This afternoon, the FDA approved the Pfizer meningococcal vaccine, Penbraya (groups A, B, C, W and Y vaccine). The vaccine is indicated for active immunization to prevent invasive disease caused by Neisseria meningitidis serogroups A, B, C, W, and Y. Penbraya is approved for use in individuals 10 through 25 years of age.1
“Today marks an important step forward in the prevention of meningococcal disease in the US. In a single vaccine, Penbraya has the potential to protect more adolescents and young adults from this severe and unpredictable disease by providing the broadest meningococcal coverage in the fewest shots,” Annaliesa Anderson, PhD, senior vice president and head, Vaccine Research and Development, Pfizer, said in a statement.
Penbraya combines the components from two meningococcal vaccines, Trumenba(meningococcal group B vaccine) and Nimenrix (meningococcal groups A, C, W-135, and Y conjugate vaccine) to help protect against the 5 most common meningococcal serogroups that cause the majority of invasive meningococcal disease (IMD) globally.2
According to the Centers for Disease Control and Prevention (CDC), meningococcal bacteria, Neisseria meningitidis, is transmitted by sharing respiratory and throat secretions. About 1 in 10 people are considered carriers.3 The disease is very rare with the CDC reporting there was only about 210 cases in the United States in 2021.
What You Should Know
The FDA has approved the Pfizer meningococcal vaccine, Penbraya, which is indicated for active immunization to prevent invasive disease caused by Neisseria meningitidis serogroups A, B, C, W, and Y.
Meningococcal disease, caused by Neisseria meningitidis, is relatively rare. The Centers for Disease Control and Prevention (CDC) reports that there were only about 210 cases in the United States in 2021.
The FDA's decision to approve Penbraya is based on positive results from phase 2 and phase 3 trials, including a phase 3 trial that evaluated the vaccine's safety, tolerability, and immunogenicity.
The FDA’s decision is based on the positive results from the phase 2 and phase 3 trials, including a randomized, active-controlled and observer-blinded phase 3 trial assessing the safety, tolerability, and immunogenicity of the pentavalent vaccine candidate compared to currently US licensed meningococcal vaccines, with the goal of determining immunologic noninferiority. The phase 3 trial evaluated more than 2400 patients from the US and Europe.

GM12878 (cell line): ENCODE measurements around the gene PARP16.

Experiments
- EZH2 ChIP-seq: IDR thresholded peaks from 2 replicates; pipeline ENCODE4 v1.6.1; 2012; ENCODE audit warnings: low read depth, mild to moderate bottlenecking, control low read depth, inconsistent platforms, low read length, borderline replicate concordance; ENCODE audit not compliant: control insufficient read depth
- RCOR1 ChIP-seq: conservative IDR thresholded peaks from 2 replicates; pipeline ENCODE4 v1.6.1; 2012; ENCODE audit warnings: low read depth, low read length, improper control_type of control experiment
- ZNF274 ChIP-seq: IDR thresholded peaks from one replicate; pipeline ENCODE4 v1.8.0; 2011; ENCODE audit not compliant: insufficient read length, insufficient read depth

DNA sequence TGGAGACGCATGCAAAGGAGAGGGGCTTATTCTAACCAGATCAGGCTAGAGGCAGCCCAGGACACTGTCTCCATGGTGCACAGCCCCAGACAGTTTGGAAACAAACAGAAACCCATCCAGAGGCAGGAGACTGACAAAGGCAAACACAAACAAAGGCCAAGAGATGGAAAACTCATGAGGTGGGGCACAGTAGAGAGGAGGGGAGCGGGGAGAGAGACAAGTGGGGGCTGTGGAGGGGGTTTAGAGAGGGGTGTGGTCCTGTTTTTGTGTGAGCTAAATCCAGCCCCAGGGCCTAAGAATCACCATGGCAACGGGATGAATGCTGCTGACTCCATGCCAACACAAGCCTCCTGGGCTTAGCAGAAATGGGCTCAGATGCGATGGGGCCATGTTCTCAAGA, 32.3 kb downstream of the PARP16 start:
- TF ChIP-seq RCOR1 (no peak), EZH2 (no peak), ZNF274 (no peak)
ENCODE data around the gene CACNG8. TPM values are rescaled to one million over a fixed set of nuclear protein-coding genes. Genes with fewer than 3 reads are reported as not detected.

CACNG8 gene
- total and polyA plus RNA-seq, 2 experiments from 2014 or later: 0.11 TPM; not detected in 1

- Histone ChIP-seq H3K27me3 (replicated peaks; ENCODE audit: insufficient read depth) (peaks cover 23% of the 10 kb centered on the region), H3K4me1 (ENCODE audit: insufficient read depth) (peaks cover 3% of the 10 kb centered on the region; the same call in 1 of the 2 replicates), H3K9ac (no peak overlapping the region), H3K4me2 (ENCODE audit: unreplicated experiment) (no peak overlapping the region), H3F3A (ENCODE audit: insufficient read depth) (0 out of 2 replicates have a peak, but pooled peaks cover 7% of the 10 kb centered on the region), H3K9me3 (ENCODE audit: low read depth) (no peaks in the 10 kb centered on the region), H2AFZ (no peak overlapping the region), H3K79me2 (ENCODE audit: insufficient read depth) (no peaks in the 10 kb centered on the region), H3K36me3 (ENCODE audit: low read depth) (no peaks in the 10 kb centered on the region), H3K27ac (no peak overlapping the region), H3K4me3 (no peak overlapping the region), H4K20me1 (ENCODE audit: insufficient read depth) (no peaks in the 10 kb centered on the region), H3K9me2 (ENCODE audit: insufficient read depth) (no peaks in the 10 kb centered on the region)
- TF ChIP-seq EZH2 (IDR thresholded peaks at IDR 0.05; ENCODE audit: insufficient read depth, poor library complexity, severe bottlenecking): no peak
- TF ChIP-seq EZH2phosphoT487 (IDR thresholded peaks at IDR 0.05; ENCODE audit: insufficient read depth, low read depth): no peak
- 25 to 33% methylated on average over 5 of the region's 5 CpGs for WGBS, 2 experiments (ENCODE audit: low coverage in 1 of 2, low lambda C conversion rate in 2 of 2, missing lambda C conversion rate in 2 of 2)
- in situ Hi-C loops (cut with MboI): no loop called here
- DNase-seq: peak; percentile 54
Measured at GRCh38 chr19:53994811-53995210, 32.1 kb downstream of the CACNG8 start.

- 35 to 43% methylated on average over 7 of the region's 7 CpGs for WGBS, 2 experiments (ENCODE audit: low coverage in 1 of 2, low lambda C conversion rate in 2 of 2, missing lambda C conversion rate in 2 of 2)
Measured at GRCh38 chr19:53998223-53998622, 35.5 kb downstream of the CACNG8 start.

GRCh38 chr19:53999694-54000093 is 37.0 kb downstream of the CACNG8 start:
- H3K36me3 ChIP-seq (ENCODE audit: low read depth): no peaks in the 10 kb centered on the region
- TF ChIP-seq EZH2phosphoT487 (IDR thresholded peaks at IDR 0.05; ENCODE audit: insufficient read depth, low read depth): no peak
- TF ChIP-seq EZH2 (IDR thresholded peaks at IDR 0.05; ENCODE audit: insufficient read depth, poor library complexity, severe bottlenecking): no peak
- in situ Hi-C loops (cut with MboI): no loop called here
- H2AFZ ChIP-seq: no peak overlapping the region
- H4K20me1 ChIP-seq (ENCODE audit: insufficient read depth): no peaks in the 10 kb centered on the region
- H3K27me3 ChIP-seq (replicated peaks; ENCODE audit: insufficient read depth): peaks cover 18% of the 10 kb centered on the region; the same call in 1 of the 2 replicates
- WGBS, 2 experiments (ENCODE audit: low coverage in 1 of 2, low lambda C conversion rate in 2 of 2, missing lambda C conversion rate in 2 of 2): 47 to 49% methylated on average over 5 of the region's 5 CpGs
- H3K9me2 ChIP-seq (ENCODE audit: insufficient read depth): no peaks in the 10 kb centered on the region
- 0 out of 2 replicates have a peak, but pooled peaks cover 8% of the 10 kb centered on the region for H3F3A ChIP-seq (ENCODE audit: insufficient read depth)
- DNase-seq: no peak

What the Data Showed
Back in September 2022, the company reported phase 3 trial data. The pivotal study assessed the safety, tolerability, and immunogenicity of its investigational pentavalent meningococcal vaccine, which was previously known as MenABCWY in healthy individuals 10 through 25 years of age. Participants in the trial were randomly assigned to receive either two doses of MenABCWY or licensed vaccines (two doses of Trumenba + one dose of Menveo). Non-inferiority was demonstrated for all five serogroups following two doses of MenABCWY compared to two doses of Trumenba and one dose of Menveo.
Additionally, a single dose of MenABCWY met the non-inferiority criteria for serogroups A, C, W and Y compared to one dose of Menveo. And, in individuals who had not previously received a meningococcal vaccine, the proportion of subjects with ≥4-fold increases in immune responses was observed to be higher following either one or two doses of MenABCWY for serogroups A, C, W and Y compared to one dose of Menveo.
Finally, the proportion of subjects with ≥4-fold increases in immune responses was also observed to be higher against all four serogroup B strains following two doses of MenABCWY compared to two doses of Trumenba. The pentavalent vaccine candidate was well-tolerated, with a safety profile consistent with licensed vaccines.
“We are very pleased with these positive phase 3 data, which are the first for a MenABCWY vaccine candidate,” Pfizer’s Anderson said at the time.
The CDC Advisory Committee on Immunization Practices (ACIP) will meet on October 25 to discuss recommendations for the appropriate use of Penbraya in adolescents and young adults.
1. FDA Approves PENBRAYA, the First and Only Vaccine for the Prevention of the Five Most Common Serogroups Causing Meningococcal Disease in Adolescents.Businesswire press release. October 20, 2023. Accessed October 20, 2023.
2. Pardo de Santayana, C. et al. (2023) Epidemiology of invasive meningococcal disease worldwide from 2010-2019: A literature review, Epidemiology and infection. Accessed October 20, 2023.
3. Meningococcal Disease. Causes & How it Spreads. CDC. Accessed October 20, 2023.https://www.cdc.gov/meningococcal/about/causes-transmission.html#:~:text=Six%20serogroups%20(types)%20of%20Neisseria,and%20how%20to%20prevent%20it.